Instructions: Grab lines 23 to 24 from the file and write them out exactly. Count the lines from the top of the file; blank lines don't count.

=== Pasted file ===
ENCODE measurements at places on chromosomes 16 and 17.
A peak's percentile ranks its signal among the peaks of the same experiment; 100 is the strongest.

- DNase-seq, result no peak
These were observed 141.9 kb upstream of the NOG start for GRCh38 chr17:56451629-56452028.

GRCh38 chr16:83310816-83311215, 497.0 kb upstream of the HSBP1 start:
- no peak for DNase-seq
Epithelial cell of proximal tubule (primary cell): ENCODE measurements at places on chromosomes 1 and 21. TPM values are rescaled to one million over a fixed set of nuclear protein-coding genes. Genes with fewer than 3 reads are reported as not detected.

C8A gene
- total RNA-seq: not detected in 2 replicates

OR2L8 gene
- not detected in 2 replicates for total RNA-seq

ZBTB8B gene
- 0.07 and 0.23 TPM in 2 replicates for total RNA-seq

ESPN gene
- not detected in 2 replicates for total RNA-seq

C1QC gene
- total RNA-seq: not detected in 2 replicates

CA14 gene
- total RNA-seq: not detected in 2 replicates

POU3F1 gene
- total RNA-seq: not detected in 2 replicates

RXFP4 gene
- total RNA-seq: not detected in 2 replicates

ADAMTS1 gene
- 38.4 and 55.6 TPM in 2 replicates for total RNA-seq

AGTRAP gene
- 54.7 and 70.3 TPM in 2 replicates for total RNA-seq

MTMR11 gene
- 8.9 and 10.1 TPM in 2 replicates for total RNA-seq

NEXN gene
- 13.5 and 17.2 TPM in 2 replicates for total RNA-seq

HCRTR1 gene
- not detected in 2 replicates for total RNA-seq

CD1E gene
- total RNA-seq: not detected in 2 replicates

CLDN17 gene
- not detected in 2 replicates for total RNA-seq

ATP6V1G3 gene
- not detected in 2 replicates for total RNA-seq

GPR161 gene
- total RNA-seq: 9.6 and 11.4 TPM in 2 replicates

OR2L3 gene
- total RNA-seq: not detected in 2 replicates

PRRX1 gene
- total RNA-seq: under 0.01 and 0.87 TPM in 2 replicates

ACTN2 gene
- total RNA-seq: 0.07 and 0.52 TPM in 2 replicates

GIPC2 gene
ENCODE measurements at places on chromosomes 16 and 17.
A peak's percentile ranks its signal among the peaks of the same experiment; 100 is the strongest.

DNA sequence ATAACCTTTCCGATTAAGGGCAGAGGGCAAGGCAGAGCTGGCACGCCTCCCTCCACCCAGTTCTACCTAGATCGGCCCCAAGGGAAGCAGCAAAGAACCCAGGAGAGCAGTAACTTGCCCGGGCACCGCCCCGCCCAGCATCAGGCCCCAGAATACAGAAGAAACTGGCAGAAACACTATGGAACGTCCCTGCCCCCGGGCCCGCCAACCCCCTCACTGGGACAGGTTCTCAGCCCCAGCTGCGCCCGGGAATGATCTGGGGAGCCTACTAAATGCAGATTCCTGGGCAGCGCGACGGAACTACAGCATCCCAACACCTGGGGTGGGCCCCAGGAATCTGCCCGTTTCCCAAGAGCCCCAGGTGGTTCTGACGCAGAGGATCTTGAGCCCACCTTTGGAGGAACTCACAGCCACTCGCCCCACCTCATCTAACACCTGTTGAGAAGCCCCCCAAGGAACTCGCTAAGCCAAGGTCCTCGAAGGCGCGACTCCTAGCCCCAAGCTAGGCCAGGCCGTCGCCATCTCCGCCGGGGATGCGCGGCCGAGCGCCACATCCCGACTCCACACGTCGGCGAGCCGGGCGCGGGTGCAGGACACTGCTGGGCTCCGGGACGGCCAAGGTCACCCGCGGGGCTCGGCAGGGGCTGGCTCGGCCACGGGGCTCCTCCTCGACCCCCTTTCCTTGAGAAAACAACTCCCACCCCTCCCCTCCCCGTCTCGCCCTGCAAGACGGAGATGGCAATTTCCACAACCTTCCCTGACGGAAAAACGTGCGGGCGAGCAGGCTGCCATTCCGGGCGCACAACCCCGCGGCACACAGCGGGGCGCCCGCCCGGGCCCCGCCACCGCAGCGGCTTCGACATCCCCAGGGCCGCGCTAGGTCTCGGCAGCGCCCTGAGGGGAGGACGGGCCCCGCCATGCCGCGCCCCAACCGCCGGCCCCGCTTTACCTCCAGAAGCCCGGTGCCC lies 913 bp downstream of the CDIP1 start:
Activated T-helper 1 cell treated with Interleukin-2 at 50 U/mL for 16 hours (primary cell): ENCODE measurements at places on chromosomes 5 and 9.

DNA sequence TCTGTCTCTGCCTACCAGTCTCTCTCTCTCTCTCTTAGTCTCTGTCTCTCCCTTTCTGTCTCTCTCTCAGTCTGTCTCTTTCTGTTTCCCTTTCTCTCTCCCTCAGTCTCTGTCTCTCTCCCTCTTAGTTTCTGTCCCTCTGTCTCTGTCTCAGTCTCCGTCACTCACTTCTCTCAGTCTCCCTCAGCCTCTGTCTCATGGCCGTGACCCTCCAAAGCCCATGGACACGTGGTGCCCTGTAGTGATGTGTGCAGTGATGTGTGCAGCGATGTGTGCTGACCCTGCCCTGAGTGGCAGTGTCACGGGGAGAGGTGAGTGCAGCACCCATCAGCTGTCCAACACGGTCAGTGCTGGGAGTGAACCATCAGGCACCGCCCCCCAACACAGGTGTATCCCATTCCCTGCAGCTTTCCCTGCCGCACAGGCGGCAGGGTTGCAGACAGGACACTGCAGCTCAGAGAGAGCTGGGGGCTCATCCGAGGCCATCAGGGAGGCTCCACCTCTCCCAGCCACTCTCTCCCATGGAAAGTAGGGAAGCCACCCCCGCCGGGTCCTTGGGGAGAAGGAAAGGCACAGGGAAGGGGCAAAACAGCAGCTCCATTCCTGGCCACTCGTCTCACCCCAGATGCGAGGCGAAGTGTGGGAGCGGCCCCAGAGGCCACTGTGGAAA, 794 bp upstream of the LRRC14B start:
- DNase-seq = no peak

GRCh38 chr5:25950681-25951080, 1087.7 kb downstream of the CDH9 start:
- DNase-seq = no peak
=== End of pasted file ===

- total RNA-seq: not detected in 2 replicates

ADAMTS1 gene